Upper slip assembly 24 has a specified outer diameter that allows a surface area for a setting sleeve. Upper slip assembly 24 includes a shoulder 67 to allow for point of contact with a setting sleeve. Shoulder 67 allows the setting sleeve to apply setting force directly onto the slip assembly 24, thus transferring the setting force to the slip inserts 56 and below components.

As described herein, upper and lower slip carriers 57 are formed from composite material as opposed to full metal. Replacing a traditional cast iron design with a composite is preferable in that composite is easier to drill than metal. Upper slip assembly 24 also provides a shoulder 67 for the setting sleeve, which eliminates the need for an upper component that has such a contact area.

As would be understood by one ordinarily skilled in the art having the benefit of this disclosure, the slip assemblies 24,28 may be substituted with a full metal segmented slip, should a composite slip assembly not be available or commercially feasible. According to embodiments of the present disclosure, the composite slip carrier 57 can eliminate 60-70% or more of the metal with composite material. In one exemplary embodiment described herein, the only portion of the composite slip assembly comprised of metal are the steel inserts 56 that are molded to slip carrier 57. This type of slip assembly allows the downhole tool to set and hold inside of the casing, while at the same time reducing this metallic material used therein and, thus, reducing drillout time.

Still referring to the exemplary embodiment of FIG. 1A, an upper cone 59a and lower cone 59b is depicted that sits below the upper slip carrier 57 and above the lower slip carrier 57, respectively--jointly forming a cone assembly. The cone assembly guides and forces the slip carrier 57 to segment under setting force. Upper and lower cones 59a/b are formed from non-metallic material such as, for example, phenolic with chopped fibers, and are located on the middle portion of mandrel 22. Upper cone 59a is located adjacent to upper slip carrier 57. Upper cone 59a also has a tapered upper end, and lower cone 59b has a tapered upper end. Upper cone 59a tapers upward and inward towards mandrel 22, while the lower cone tapers downward and inward towards mandrel 22. Each cone 59a/b includes drilled and tapped holes 58 for screws that prevent relative movement of cones 59a/b before the setting process. The cones 59a/b allow and guide slip carriers 57 to be forced along the tapered surface of cones 59a/b so that slip inserts 56 will engage with the casing wall. The upper and lower cones 59a/b are attached to mandrel 22 using at least one shearing device such as, for example, a pin which is inserted into holes 58.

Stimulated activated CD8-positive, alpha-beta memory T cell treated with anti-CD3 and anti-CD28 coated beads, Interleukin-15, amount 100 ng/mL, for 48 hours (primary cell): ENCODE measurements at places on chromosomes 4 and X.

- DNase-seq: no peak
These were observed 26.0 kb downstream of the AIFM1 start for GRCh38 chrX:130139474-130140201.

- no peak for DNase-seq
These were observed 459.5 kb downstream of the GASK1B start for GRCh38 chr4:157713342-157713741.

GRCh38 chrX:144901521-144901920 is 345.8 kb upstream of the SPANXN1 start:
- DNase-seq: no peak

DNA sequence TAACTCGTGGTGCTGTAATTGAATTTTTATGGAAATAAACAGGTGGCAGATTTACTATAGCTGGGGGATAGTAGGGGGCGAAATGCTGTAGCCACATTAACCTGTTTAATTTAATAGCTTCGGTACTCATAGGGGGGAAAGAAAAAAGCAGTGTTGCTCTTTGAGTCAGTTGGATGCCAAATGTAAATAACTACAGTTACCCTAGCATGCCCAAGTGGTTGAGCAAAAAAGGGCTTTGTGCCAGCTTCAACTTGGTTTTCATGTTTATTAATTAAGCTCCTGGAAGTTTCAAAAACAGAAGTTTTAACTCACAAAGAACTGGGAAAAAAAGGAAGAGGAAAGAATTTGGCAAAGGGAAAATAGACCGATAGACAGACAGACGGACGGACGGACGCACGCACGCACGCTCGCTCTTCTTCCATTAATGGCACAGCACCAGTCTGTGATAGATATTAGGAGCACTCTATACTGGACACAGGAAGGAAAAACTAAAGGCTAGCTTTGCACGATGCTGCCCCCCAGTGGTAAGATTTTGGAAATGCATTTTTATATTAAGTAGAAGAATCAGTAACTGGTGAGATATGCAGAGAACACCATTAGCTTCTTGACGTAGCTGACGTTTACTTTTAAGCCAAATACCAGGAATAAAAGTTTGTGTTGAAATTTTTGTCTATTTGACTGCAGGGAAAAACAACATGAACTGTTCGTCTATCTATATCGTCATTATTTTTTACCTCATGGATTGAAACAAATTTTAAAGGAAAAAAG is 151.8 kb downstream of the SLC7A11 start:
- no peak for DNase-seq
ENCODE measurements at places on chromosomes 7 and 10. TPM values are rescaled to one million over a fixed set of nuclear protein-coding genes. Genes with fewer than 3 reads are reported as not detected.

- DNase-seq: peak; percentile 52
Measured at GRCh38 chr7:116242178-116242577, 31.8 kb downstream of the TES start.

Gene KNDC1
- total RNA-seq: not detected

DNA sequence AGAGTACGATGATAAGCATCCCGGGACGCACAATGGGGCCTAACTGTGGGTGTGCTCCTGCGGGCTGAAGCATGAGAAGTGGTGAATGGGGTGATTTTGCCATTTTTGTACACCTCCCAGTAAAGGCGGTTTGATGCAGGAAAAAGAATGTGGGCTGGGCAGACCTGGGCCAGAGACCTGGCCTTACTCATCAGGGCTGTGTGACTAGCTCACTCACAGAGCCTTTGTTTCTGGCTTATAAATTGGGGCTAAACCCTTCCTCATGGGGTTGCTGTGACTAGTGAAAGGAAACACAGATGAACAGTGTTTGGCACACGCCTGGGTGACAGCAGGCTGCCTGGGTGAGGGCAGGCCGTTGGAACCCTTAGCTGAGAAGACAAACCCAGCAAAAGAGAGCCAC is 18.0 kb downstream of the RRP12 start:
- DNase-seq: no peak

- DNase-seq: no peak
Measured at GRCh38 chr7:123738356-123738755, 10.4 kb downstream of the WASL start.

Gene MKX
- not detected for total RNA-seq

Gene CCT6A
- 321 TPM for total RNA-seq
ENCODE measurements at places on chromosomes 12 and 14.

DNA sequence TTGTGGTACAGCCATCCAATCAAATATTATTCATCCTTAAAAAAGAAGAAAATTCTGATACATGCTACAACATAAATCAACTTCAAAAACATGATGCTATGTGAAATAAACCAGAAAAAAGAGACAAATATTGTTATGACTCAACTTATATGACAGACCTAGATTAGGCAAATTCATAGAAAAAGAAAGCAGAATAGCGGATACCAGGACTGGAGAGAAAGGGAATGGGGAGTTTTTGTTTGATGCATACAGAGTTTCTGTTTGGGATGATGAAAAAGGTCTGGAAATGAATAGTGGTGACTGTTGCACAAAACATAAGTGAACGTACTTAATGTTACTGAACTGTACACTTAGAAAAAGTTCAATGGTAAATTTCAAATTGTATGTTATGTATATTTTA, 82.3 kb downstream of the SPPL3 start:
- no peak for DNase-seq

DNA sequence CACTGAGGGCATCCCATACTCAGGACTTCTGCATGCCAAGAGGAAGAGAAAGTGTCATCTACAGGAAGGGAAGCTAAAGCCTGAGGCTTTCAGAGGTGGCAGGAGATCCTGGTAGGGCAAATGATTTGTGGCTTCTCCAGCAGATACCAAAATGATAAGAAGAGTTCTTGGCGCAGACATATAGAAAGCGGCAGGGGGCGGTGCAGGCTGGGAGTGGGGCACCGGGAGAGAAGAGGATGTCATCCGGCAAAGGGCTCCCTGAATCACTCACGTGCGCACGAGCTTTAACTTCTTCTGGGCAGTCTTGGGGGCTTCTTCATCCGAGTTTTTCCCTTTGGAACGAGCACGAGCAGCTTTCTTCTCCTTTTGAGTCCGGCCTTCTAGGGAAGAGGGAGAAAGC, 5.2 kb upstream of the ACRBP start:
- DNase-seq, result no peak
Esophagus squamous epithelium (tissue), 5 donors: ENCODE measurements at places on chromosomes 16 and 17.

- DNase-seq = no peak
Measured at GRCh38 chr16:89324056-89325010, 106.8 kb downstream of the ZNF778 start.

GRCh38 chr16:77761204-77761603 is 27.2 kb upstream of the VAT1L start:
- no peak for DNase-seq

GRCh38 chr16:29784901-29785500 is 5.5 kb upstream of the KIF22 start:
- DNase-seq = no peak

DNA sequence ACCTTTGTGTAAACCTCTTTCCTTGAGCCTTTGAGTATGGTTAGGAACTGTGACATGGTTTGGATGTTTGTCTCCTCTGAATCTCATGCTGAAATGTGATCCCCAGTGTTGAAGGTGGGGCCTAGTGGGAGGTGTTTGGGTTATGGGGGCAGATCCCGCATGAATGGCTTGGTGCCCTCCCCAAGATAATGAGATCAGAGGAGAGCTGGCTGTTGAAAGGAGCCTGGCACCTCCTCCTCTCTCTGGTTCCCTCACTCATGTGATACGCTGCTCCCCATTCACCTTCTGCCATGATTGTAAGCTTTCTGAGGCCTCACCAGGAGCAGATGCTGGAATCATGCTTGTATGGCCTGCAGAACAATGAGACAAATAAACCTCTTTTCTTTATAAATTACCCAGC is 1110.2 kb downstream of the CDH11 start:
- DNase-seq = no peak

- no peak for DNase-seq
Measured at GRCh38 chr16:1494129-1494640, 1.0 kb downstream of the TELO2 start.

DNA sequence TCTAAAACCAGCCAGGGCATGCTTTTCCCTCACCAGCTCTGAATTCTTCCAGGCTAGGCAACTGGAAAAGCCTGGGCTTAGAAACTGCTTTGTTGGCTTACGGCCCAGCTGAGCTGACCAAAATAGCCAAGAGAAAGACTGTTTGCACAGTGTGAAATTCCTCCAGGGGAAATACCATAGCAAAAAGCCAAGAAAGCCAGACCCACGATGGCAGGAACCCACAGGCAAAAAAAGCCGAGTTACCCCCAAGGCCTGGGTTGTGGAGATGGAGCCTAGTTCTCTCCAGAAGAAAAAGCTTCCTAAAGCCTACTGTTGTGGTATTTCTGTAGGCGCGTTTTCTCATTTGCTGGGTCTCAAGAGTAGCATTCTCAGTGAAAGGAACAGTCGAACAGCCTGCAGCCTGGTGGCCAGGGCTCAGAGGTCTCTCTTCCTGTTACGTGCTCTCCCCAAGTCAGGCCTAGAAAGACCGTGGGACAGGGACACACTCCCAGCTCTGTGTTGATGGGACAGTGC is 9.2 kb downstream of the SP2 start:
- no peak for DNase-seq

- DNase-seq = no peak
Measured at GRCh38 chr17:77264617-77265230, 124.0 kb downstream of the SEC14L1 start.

As previously described, FIG. 1A also depicts a lower shoe 30 that is threaded to the lower end of the mandrel 22 via threads 46. In this exemplary embodiment, lower shoe 30 is also formed from a non-metallic material such as, for example, a high performance epoxy resin matrix with reinforced glass fibers, and is located on the lower portion of mandrel 22. As the setting force is transferred down the tool 20, shoe 30 allows the components between itself and the setting sleeve to be compressed and/or extruded, allowing plug 20 to set inside the conduit. In this embodiment, shoe 30 includes one or more distinct lugs 60 that engage with lugs 34 on the top of the mandrel of a lower plug. This allows bridge plug 20 to engage with the upper portion of a lower plug to assist in the drill out. Those ordinarily skilled in the art having the benefit of this disclosure realize more or less lugs may be utilized as desired.

An alternative exemplary embodiment of the present invention is illustrated in FIG. 2. Here, the tool 20 of is identical to FIG. 1A, except that section 22a (isolation region), does not have bridge plug adapter 48 inserted inside it (bore 22c is open), and this embodiment includes a backup ring as will be briefly described below. Instead, in this embodiment, plug 20 is a ball drop plug. To construct ball drop plug 20, the hollow bore 22c of mandrel 22 is left unobstructed so that a ball 60 can sit on the lower beveled ball seat 44 of mandrel 22 after plug 20 is set. Ball 60 can be dropped from the surface, as traditionally done, or it may run inside shear adapter 100 (as previously described), which eliminates the need for the user to drop ball 60.